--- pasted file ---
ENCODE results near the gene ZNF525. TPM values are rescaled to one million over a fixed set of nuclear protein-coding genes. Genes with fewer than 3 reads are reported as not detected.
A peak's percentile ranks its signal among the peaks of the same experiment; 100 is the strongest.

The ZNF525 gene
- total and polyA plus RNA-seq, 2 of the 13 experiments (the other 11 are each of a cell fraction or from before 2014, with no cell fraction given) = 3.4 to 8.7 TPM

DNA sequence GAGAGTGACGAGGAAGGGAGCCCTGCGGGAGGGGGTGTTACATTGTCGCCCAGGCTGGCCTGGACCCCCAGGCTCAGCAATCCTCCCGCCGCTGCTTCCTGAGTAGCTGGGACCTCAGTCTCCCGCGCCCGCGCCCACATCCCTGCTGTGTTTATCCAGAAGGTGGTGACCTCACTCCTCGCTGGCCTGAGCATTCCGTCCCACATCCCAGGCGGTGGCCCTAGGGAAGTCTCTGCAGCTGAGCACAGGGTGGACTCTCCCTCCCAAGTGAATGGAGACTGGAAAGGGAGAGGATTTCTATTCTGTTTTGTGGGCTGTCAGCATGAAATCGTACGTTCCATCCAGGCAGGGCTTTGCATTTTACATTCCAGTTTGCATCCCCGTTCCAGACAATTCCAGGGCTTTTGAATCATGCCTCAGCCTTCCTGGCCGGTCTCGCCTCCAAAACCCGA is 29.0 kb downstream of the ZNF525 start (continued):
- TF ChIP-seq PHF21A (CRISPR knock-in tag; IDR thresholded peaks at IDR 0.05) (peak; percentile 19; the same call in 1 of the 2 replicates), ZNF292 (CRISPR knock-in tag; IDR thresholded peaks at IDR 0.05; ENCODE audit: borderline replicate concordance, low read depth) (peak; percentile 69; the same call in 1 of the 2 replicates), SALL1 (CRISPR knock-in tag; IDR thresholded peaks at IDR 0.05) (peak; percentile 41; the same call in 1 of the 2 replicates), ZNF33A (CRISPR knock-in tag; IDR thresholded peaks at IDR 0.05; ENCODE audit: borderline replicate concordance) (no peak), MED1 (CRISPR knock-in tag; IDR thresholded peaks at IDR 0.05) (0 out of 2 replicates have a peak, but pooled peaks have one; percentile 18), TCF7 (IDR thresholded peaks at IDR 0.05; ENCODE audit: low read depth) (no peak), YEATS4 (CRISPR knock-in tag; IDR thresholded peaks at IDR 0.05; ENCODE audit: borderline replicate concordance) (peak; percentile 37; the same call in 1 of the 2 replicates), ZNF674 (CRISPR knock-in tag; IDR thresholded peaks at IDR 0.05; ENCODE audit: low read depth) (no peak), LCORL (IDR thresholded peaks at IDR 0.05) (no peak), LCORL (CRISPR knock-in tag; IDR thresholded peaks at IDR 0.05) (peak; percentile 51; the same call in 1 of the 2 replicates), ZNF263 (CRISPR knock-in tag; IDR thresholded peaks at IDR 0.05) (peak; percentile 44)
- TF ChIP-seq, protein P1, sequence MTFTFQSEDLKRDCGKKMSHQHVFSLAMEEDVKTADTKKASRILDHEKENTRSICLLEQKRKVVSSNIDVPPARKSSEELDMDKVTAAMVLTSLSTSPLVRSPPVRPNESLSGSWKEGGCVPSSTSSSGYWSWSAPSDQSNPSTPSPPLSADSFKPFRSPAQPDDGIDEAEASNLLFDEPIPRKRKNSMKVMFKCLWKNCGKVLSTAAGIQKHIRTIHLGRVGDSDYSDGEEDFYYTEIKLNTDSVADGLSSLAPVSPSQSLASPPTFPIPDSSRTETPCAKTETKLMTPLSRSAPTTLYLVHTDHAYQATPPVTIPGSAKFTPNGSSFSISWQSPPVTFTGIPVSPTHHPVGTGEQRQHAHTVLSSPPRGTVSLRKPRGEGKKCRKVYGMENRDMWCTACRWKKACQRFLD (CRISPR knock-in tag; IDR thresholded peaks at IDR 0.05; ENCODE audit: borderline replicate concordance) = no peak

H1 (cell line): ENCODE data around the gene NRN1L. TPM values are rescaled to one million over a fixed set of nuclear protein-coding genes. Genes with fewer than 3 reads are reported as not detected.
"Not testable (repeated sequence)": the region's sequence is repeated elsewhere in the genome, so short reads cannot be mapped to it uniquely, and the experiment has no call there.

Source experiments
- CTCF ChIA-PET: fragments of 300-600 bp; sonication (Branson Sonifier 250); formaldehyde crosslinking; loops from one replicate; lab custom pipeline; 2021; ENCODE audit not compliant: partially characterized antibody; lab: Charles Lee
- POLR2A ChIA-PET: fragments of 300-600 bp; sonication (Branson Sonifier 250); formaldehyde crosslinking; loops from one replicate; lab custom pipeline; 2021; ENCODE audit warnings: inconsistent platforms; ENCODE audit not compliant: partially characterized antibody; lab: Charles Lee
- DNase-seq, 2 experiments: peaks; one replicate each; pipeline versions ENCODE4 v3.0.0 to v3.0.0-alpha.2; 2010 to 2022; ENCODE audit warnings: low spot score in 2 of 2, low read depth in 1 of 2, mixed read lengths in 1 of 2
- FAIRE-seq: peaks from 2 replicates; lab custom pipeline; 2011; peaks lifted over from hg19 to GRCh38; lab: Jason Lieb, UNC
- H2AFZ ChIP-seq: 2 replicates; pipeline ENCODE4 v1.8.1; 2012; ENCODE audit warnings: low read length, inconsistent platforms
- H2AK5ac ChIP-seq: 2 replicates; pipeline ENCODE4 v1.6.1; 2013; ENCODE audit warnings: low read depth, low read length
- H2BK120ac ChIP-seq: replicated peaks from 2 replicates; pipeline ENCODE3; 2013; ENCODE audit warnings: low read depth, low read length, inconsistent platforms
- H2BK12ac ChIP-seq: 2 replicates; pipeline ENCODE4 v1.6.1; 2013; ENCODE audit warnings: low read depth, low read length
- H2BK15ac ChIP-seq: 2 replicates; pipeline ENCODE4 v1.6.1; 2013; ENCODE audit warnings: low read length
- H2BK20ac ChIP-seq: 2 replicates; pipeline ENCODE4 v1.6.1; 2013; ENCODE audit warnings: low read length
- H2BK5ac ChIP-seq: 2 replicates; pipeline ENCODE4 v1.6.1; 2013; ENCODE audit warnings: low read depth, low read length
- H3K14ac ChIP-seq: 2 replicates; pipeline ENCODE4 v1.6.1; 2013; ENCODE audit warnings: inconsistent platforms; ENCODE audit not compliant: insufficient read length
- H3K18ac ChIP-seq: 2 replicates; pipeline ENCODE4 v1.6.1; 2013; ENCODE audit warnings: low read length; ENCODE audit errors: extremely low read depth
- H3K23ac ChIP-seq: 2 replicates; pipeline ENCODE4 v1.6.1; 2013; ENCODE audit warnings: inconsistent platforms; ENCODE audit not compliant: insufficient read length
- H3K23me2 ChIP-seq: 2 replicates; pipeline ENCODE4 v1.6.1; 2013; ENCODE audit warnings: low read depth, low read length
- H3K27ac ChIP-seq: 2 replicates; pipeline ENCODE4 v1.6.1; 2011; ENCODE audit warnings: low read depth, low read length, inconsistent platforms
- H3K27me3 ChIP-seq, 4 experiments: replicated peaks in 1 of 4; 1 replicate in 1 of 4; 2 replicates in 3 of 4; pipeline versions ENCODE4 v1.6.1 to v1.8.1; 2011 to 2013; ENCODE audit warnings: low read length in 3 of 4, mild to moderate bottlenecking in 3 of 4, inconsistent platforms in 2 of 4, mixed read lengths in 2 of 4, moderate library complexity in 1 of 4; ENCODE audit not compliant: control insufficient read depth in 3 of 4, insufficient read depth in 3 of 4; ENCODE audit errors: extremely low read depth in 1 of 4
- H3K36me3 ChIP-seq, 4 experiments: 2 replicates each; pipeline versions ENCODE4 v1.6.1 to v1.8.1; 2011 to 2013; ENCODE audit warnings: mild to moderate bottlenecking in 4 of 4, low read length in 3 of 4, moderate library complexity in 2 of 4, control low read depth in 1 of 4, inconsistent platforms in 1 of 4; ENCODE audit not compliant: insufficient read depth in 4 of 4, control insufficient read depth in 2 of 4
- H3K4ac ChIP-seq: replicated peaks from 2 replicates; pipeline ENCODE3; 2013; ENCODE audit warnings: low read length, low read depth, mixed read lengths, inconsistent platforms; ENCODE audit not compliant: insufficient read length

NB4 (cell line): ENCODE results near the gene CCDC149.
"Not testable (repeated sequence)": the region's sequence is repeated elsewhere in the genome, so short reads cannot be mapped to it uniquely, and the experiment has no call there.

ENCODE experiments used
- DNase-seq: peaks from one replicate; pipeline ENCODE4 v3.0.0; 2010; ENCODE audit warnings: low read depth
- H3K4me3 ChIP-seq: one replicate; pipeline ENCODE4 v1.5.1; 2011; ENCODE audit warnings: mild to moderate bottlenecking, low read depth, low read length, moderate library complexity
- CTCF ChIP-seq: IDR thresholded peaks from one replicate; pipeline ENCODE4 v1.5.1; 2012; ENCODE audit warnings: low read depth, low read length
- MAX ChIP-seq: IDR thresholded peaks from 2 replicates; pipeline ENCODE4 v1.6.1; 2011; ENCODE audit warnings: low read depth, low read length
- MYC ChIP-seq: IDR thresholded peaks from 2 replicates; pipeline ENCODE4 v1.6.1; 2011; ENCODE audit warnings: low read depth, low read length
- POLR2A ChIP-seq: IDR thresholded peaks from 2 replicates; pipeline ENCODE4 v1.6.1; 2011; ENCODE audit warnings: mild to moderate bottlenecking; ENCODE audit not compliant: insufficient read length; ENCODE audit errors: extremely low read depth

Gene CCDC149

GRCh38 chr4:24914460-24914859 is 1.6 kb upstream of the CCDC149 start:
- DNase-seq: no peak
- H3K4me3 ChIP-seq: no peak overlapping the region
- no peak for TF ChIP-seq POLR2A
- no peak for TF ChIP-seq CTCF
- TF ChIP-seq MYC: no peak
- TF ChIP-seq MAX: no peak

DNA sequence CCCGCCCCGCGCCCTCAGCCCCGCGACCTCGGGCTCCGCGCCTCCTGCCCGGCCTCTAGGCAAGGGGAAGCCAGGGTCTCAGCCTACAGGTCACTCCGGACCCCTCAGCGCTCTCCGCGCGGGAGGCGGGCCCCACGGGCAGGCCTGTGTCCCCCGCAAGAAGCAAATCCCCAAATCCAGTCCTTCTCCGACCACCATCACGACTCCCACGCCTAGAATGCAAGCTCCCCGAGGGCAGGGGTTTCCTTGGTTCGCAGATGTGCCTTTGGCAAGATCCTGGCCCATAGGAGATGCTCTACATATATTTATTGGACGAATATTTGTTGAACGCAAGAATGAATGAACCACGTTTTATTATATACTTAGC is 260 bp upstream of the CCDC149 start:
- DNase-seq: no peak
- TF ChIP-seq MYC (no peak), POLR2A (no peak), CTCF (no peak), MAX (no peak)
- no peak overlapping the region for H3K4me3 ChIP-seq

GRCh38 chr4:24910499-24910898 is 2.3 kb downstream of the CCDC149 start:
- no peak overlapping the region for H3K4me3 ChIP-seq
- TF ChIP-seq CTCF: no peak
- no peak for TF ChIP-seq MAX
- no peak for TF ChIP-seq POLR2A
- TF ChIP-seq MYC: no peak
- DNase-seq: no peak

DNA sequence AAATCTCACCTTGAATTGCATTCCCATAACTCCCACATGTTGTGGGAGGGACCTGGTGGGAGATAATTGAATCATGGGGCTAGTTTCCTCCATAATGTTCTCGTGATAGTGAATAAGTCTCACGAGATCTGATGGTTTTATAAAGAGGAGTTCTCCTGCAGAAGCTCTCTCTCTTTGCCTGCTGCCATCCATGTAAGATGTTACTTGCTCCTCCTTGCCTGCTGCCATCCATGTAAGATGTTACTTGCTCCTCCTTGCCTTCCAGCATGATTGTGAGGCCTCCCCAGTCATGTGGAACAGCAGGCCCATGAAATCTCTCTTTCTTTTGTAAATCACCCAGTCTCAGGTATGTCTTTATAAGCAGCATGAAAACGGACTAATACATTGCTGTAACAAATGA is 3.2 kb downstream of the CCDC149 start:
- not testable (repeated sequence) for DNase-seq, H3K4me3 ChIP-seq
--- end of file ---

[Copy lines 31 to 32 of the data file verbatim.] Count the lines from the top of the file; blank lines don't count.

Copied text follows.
"Not testable (repeated sequence)": the region's sequence is repeated elsewhere in the genome, so short reads cannot be mapped to it uniquely, and the experiment has no call there.

ENCODE experiments used